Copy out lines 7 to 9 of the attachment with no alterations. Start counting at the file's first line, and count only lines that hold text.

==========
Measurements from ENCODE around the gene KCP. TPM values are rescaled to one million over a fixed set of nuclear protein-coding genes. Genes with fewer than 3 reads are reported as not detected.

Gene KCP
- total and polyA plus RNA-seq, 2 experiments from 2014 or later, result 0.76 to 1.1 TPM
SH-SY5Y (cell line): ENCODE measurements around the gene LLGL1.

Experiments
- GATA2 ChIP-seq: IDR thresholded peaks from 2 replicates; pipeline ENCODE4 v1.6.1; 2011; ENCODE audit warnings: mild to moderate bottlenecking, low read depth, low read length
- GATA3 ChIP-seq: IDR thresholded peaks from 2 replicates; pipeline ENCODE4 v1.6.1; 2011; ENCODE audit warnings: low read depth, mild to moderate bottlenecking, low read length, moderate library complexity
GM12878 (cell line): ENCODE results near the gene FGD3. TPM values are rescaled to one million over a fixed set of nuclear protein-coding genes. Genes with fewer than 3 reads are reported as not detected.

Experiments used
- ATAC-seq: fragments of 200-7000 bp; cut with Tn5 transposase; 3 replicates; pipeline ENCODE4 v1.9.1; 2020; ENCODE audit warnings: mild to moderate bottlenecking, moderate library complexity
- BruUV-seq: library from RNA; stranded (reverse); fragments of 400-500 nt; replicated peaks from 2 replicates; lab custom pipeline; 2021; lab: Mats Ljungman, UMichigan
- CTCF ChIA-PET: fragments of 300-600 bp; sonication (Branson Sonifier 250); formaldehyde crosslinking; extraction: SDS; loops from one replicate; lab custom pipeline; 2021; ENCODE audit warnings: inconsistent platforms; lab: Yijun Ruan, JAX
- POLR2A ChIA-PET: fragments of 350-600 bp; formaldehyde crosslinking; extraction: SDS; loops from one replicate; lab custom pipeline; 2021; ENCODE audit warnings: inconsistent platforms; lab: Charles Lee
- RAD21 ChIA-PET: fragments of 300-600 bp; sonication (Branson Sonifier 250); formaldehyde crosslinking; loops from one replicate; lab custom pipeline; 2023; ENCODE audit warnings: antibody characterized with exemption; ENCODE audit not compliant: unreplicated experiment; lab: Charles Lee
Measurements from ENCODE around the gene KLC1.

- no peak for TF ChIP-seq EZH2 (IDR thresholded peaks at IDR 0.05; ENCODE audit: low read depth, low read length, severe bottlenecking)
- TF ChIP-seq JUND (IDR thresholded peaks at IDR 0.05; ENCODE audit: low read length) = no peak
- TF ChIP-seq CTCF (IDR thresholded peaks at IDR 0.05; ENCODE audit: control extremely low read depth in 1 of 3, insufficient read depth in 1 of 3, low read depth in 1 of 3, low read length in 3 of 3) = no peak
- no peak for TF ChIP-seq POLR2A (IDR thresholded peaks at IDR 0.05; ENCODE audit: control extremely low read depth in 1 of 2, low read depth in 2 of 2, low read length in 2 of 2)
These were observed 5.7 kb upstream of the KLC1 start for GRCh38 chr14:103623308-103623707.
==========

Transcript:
- GATA3 ChIP-seq: IDR thresholded peaks from 2 replicates; pipeline ENCODE4 v1.6.1; 2011; ENCODE audit warnings: low read depth, mild to moderate bottlenecking, low read length, moderate library complexity
GM12878 (cell line): ENCODE results near the gene FGD3. TPM values are rescaled to one million over a fixed set of nuclear protein-coding genes. Genes with fewer than 3 reads are reported as not detected.

Experiments used